Thursday, September 6, 2012

Ducks, Drought and Consequences

Previously this year we had 3 different ducks nest and we hoped for a sucessful hatching. Alas, something happened each time. The first 2 ducks were nesting together in a roll of wire we had near a fence. While I was in the hospital something raided the nests and when I got home all the eggs were gone. The next time the nest lasted all the way up until the day of hatching. We left for church and when we came home the hen was standing in front of the EMPTY nest w/this "what happened" look in her eye. That time we think it was a snake. Finally a few hatched out yesterday. As many of you know, we have been trying to build up our duck flock for the encouragement of the endangered Cayuga duck breed by introducing to the public the usage of duck eggs. Duck eggs were in high demand this season after we educated many palates on this subject. Once you quack, You never go back. If you eat the egg of the duck, when offered a choice you never eat from those who cluck. A little tongue in cheek humor there...

Behold this year's Apricots."APRICOTS" you say, "It's too late for apricots!" Apricots are practically the first fruit to bloom in Missouri which is why many times the fruit is lost due to a late frost. That is why I planted my trees next to a building near the house. A kind of protected area if you will. Maybe a little too protected, not enough sun and due to the drought this year they were pretty small and never did blush. Still we got a few buckets full of the finally softening fruit and I made Apricot Marmalade and Apricot Tangerine Spread for pancake, waffles or any toasted spread. Look for it at the market this week.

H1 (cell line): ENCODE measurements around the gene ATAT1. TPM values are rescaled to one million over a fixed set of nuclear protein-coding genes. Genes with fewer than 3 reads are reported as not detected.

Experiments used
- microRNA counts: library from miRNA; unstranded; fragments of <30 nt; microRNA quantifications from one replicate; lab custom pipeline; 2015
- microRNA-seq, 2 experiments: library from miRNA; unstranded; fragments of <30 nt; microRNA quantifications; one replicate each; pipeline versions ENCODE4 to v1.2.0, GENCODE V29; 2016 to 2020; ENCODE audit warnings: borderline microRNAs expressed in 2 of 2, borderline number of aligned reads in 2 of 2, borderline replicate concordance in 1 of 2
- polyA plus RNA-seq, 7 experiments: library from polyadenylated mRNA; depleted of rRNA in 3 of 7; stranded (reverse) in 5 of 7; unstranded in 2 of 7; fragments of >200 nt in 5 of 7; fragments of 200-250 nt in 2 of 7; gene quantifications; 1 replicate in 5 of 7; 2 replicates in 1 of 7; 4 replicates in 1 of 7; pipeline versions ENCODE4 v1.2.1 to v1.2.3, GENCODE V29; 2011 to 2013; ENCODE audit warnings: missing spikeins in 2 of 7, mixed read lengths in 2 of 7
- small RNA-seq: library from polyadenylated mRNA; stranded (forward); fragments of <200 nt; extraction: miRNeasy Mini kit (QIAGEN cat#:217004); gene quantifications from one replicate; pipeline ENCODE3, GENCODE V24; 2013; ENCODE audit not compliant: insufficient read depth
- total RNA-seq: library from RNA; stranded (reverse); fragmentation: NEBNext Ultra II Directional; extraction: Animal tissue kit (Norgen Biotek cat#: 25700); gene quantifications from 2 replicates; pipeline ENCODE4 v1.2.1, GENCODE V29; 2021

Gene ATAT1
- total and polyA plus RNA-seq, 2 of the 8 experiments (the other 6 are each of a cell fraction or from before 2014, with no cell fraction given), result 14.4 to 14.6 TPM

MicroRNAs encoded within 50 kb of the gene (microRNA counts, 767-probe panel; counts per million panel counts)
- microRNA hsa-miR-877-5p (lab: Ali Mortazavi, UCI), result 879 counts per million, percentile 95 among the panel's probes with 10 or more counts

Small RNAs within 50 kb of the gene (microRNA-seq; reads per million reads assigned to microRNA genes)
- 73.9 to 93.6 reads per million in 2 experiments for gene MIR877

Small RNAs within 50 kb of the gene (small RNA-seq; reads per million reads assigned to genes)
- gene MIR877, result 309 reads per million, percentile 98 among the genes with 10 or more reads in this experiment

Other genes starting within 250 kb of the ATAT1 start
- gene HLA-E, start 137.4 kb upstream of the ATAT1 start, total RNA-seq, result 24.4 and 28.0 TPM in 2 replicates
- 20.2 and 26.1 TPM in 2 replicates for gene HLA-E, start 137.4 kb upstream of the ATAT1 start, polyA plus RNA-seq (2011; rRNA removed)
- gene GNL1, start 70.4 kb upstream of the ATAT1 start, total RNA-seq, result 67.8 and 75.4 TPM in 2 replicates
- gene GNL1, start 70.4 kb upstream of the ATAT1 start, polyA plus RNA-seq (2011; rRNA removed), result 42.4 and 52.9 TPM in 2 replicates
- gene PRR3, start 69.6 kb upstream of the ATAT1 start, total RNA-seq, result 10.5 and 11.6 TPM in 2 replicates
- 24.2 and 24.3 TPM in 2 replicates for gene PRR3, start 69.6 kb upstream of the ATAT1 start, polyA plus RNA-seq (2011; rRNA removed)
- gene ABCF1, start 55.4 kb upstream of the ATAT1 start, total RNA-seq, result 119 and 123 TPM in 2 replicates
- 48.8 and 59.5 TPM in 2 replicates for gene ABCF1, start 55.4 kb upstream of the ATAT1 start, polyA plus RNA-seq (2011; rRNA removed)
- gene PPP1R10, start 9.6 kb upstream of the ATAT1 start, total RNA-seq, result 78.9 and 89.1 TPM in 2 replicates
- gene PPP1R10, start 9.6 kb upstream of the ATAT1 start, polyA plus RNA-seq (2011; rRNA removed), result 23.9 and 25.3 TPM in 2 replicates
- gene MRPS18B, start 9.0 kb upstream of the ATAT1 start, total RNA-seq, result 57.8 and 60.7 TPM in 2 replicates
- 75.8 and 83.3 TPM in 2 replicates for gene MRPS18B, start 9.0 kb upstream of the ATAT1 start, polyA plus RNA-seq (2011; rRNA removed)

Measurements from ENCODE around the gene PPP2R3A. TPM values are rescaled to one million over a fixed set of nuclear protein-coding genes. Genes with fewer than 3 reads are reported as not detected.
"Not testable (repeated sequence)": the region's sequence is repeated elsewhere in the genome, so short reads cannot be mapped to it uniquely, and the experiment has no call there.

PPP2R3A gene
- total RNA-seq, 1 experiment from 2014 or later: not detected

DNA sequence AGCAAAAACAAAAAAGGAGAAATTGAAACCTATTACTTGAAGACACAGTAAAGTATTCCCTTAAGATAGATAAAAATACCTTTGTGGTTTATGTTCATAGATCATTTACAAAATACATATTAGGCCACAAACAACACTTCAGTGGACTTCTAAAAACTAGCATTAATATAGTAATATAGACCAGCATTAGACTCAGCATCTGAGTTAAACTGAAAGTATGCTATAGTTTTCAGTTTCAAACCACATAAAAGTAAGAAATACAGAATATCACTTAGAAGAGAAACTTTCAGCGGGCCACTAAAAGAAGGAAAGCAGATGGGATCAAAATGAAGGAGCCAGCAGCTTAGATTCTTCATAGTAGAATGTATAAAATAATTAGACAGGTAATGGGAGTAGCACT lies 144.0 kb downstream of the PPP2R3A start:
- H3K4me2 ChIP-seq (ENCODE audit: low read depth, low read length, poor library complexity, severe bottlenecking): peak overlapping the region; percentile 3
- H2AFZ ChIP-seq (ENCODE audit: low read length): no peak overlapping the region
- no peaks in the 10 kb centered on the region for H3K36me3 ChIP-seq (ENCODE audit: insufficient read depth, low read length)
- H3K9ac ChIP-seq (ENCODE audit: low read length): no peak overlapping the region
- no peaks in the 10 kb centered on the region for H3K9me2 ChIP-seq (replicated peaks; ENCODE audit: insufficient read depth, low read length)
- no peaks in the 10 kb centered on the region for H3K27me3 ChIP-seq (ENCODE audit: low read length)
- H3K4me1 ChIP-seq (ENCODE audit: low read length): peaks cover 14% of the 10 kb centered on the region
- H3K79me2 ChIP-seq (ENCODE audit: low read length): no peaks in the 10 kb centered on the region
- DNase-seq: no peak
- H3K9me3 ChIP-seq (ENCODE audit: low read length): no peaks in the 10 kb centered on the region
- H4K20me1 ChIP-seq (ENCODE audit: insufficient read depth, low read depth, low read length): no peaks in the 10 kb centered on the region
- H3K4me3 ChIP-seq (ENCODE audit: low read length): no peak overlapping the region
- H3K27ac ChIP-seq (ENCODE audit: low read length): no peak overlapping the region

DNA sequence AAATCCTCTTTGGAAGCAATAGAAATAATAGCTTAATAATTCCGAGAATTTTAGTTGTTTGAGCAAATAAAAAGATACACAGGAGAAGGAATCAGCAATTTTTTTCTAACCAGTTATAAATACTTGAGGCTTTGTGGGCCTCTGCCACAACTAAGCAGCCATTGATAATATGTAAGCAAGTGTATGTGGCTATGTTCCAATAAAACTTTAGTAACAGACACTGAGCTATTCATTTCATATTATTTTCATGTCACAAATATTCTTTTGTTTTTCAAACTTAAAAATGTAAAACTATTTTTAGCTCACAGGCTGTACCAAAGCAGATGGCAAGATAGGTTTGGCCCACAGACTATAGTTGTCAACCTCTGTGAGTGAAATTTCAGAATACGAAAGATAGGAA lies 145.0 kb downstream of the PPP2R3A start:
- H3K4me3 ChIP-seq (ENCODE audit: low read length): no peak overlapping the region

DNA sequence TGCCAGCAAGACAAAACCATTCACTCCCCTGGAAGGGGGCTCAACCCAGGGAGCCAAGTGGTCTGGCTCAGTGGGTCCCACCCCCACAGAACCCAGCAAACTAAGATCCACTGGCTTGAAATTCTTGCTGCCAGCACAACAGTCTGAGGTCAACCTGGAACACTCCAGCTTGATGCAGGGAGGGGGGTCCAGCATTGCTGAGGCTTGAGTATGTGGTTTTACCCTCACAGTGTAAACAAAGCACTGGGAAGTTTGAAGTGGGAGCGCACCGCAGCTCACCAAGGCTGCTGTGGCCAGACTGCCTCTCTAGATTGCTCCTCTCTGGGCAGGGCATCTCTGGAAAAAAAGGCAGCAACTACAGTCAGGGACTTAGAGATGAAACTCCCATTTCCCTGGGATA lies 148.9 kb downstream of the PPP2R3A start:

Due to the lack of rain we have been running out of fenced pasture. Many people already have had to buy hay this year but these hair sheep are excellent foragers. Still they have had to work for it. Recently several days a week we have been taking "The Girls" down to the lake to eat the uncropped grass there. This requires me to really be a shepherd as they do not want to leave his succulent grass behind to go back up the hill and labor for every bite.  The 2 in the middle are this year's lambs Sal-via in the front and Sweet Annie right behind her. They look great for such a hard year!
Not pictured here are all the tomatoes that split when we got the 6 inches of rain last week that we were so grateful for. However we will still have Principes, Sungolds, Black Plums and Chocolate Cherries at Market this week. Look for Lemon cucumbers and refrigerator dills, but be warned, Bill has gone back to Texas. Sigh. Not sure about the salsa yet either. We lost a bunch of tomatoes.
 See you at Tower Grove Farmers Market and Bazaar.
God's Blessings to you and yours.
Sam and Bill


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